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Global warming makes heat waves the new normal

WASHINGTON — Following a furious thunderstorm on Sunday, the temperature here dropped more than ten degrees, allowing residents of the capital city to venture outdoors again. After several brutal days with the thermostat hovering near triple digits, temps in the mid-to-high eighties felt downright balmy.

From what I’ve been reading about climate change, though, we’d better get used to miserable, scorching summers. We can stop using the term “heat wave” to describe what will become a routine pattern of high temperatures, overtaxed electricity grids and epidemics of heat strokes.

According to NASA, all but one of the ten hottest years on record were since 1999. The agency expects this year to be the planet’s hottest.

Still, the fierce heat wasn’t enough to coax a vote on pricing carbon emissions through the Senate. While rightwing know-nothings like Sen. James Inhofe (R-Okla.) used the blizzards that blanketed the city last winter to claim global warming is a hoax, …

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GOP goes to bat for richest two percent

For practical and political reasons, the Obama administration has decided to allow Bush-era tax cuts for the middle class to stay in place. Politically, the president campaigned on a promise of not increasing taxes for the middle class. Practically, middle-class and working-class Americans will spend more of that money rather than saving it, which will help a weak economy.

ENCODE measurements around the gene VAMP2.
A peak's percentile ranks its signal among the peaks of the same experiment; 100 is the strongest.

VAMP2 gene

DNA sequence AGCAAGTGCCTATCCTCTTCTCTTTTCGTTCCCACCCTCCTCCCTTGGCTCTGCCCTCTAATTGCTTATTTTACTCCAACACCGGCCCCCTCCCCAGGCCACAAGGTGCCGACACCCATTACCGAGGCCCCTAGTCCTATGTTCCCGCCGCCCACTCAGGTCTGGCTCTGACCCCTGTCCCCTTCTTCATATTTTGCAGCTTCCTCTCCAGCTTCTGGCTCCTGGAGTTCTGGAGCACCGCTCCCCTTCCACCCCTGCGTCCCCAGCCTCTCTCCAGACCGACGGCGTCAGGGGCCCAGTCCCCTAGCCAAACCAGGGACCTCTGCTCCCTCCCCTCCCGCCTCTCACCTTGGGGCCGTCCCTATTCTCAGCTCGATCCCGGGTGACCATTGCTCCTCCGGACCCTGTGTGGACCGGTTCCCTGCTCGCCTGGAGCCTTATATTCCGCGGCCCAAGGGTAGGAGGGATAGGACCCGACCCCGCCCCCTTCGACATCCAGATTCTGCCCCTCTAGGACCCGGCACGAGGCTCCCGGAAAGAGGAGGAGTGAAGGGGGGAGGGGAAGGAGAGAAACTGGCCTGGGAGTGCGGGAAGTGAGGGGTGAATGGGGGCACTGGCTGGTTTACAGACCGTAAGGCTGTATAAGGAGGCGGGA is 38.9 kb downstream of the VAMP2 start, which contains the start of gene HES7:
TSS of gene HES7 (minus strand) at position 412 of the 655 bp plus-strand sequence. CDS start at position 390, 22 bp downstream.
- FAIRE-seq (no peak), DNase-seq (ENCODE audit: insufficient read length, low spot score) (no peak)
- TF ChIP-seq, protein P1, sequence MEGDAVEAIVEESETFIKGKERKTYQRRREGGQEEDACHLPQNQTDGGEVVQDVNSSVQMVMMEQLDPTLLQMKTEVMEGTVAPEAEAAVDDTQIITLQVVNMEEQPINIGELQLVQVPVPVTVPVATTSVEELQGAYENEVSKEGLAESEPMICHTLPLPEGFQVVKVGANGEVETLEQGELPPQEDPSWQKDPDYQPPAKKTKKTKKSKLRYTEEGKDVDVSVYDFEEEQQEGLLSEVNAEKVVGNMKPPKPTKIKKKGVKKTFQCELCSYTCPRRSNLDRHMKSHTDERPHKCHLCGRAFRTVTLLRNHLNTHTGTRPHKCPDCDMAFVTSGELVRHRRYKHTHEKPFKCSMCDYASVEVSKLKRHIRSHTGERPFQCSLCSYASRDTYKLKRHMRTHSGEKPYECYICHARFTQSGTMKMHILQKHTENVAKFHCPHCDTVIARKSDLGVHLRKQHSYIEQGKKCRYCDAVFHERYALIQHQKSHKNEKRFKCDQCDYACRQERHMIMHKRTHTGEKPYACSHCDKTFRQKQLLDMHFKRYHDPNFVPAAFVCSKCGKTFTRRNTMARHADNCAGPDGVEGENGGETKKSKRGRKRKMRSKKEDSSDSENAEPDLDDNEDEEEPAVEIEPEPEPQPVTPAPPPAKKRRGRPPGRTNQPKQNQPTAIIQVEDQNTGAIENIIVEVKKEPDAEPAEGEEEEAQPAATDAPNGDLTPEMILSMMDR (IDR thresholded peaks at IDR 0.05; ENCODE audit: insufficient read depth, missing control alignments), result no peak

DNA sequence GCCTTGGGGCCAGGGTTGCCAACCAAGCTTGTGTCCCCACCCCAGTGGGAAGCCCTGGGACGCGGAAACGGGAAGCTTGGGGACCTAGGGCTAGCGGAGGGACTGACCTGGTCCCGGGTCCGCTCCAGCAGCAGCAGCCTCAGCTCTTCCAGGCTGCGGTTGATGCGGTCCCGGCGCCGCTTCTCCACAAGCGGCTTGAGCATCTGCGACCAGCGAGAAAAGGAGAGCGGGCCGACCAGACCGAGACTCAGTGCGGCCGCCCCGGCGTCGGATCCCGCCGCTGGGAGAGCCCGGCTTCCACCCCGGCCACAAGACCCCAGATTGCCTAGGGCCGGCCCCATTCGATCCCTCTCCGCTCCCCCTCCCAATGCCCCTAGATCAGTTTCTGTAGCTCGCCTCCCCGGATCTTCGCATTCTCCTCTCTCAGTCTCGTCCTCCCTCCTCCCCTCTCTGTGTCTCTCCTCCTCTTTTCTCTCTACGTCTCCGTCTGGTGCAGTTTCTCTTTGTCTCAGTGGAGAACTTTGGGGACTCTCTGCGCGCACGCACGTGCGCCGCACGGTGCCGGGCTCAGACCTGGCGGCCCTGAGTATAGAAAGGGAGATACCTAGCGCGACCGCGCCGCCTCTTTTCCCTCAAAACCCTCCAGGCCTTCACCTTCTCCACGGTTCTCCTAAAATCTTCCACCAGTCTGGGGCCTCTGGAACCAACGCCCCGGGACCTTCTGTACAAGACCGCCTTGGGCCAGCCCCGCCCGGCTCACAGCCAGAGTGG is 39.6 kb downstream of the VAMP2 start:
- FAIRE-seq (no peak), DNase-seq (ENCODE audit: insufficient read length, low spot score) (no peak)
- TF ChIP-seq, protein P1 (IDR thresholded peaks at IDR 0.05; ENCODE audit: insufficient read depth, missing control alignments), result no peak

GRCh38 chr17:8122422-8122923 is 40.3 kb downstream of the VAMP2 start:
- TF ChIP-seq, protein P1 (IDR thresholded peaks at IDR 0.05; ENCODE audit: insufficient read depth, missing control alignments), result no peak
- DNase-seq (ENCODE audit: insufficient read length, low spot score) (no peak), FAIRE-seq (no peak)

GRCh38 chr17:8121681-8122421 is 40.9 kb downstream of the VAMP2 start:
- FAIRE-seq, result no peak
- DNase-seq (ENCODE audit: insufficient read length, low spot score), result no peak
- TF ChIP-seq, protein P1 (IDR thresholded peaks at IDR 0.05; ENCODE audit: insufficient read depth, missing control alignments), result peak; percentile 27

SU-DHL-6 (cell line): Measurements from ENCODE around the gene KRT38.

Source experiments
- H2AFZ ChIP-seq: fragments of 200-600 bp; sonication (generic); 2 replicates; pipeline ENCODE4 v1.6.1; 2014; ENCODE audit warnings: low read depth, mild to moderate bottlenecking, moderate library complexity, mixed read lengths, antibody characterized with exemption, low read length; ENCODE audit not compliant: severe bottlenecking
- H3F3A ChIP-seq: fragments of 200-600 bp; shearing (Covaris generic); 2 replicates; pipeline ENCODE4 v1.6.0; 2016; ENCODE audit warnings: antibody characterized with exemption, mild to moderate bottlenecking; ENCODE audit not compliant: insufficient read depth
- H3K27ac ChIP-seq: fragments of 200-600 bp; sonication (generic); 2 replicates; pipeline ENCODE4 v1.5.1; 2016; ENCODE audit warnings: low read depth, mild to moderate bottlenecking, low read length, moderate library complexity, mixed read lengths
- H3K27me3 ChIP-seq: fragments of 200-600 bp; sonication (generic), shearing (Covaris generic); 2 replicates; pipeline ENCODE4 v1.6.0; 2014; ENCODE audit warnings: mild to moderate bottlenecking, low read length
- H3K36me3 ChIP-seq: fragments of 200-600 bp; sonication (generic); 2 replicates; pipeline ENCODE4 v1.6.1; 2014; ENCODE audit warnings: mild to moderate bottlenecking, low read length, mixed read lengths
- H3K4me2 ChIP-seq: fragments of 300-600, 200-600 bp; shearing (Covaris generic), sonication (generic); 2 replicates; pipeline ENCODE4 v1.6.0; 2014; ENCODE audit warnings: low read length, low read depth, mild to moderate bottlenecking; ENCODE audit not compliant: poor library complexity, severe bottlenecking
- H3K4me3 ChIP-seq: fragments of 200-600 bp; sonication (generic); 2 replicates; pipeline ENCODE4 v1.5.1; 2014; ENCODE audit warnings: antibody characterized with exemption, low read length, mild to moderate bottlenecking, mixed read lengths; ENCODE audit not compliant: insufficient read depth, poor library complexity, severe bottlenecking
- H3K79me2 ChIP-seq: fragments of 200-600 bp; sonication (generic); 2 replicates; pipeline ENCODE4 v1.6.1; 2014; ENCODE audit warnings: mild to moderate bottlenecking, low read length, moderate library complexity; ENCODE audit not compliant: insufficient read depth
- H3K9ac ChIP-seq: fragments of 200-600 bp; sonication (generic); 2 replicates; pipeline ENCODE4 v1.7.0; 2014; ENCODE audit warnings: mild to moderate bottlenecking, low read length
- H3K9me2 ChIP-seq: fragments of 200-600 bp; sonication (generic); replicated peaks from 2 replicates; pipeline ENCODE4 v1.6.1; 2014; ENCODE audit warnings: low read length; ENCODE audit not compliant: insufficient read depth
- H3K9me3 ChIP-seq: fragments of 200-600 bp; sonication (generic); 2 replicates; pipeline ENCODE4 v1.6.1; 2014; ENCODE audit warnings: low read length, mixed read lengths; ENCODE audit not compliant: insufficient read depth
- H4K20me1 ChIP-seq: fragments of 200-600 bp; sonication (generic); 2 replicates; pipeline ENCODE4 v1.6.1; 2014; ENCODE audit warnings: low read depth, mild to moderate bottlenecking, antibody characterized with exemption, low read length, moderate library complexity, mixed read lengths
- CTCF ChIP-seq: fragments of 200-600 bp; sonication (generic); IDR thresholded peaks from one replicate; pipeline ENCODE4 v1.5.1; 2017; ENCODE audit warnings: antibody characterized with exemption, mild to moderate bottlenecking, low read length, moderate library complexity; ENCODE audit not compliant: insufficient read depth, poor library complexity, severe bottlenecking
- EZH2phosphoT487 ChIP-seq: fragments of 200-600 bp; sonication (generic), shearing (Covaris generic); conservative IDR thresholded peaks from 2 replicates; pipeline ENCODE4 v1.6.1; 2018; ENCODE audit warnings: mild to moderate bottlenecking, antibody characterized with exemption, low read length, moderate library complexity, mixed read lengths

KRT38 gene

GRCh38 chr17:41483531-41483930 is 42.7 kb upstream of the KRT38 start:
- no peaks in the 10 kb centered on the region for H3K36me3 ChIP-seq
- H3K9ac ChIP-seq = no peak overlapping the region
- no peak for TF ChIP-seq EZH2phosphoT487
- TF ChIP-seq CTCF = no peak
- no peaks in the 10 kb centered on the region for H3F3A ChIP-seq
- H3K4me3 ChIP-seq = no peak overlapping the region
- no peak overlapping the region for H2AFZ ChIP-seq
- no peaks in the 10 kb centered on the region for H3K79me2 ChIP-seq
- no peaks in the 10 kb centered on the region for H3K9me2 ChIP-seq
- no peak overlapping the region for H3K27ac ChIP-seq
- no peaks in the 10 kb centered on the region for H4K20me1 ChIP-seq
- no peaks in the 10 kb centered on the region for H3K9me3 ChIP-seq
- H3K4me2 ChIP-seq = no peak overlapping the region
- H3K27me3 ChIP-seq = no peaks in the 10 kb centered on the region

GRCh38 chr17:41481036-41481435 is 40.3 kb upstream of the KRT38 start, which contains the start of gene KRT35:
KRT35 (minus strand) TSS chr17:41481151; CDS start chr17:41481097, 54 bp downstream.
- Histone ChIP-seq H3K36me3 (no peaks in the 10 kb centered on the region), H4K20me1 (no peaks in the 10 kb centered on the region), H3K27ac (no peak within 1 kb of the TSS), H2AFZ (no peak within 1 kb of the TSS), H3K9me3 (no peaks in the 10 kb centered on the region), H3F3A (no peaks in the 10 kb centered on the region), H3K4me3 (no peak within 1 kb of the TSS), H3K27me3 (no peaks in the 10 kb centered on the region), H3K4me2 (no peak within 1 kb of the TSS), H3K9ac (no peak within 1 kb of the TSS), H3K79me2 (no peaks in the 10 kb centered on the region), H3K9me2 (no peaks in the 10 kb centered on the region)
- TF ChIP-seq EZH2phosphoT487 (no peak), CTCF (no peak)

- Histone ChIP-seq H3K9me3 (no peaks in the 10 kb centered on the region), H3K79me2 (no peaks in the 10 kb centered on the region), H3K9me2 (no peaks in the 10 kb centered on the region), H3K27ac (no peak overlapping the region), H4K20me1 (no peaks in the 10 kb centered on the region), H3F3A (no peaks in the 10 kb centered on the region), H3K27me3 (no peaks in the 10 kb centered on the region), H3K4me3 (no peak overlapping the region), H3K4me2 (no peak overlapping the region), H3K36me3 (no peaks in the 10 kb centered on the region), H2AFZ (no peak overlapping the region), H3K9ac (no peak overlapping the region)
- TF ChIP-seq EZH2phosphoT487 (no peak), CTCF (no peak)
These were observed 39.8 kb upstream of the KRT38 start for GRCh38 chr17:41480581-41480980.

However, to address the deficit, Obama wants to allow the tax cuts on the richest Americans to expire. Last week, Treasury Secretary Tim Geithner confirmed the Obama administration’s intention to allow steep tax cuts for the rich to expire on Jan. 1, 2011, as the law requires. “We believe it is appropriate to let those tax cuts that go to the most fortunate expire,” Geithner told a gathering of journalists last week.

Oddly, Republicans, joined by a small group of Democrats, are arguing against allowing the tax cuts to lapse. Even though the GOP has made the size of the deficit one of their premier …

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Breitbart’s defenders need a dictionary. Sherrod’s relative was lynched

While many conservatives rightly and promptly demanded that Andrew Breitbart apologize for his smear of Shirley Sherrod, some on the right have — inexplicably — kept up their crusade to prove that Mrs. Sherrod is, if not a racist, then a contemptible liar. It’s very odd and has had the effect of making conservative media outlets like The American Spectator appear unhinged.
In a piece on its Web site, the Specator comes to the conclusion that Sherrod told an outrageous lie in her NAACP speech when she said a relative had been lynched.